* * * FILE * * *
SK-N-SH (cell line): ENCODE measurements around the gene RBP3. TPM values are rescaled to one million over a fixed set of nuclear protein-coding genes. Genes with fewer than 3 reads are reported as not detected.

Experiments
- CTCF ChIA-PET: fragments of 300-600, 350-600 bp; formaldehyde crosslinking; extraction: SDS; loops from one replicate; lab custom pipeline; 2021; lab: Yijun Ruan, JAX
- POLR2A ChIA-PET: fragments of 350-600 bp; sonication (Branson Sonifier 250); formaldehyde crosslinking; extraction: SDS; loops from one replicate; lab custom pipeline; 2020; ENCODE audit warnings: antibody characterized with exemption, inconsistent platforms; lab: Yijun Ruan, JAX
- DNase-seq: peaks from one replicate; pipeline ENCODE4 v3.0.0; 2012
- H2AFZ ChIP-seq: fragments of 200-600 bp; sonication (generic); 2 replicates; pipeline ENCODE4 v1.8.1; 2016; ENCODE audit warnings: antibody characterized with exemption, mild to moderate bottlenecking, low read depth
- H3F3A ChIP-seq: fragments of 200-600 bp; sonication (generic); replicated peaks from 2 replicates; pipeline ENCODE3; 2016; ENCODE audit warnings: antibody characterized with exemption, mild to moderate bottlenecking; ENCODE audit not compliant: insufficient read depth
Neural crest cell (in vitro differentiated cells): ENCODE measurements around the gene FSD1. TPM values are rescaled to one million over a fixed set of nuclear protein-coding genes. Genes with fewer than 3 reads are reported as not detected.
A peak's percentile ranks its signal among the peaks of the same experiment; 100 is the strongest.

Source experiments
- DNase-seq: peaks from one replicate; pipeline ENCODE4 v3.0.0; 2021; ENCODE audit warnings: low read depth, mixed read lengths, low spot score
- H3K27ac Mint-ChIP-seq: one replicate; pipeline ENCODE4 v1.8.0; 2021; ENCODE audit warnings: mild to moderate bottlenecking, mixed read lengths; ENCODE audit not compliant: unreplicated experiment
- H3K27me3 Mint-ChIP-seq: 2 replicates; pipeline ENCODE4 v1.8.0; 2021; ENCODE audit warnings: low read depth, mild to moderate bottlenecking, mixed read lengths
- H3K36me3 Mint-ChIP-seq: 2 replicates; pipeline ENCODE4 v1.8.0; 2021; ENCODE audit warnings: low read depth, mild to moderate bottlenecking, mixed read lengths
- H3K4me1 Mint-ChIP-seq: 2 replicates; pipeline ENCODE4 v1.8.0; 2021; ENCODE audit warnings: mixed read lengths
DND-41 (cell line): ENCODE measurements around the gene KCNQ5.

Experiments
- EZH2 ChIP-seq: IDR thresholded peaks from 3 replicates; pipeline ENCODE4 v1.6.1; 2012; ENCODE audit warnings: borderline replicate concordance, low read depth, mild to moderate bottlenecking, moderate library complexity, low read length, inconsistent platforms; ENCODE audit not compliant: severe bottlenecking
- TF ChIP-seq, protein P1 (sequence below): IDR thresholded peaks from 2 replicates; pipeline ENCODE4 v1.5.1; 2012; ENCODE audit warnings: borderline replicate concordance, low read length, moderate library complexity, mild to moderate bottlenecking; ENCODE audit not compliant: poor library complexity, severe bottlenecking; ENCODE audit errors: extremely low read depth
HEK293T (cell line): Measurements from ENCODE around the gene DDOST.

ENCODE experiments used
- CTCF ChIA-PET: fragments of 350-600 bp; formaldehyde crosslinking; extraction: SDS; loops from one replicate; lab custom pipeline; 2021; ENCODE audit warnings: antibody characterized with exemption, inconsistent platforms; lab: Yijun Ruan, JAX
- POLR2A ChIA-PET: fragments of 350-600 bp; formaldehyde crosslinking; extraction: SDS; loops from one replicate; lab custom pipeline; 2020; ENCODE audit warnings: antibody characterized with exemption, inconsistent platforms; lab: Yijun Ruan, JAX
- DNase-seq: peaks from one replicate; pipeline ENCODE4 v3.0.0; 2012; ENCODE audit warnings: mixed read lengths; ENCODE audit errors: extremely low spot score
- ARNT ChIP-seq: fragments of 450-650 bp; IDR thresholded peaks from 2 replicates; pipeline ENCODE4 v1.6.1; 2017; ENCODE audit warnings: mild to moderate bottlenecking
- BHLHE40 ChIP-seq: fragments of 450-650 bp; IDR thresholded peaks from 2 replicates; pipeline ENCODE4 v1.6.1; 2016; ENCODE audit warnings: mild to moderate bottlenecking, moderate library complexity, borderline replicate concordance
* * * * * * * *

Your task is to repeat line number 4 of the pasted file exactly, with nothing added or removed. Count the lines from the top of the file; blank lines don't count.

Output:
- POLR2A ChIA-PET: fragments of 350-600 bp; sonication (Branson Sonifier 250); formaldehyde crosslinking; extraction: SDS; loops from one replicate; lab custom pipeline; 2020; ENCODE audit warnings: antibody characterized with exemption, inconsistent platforms; lab: Yijun Ruan, JAX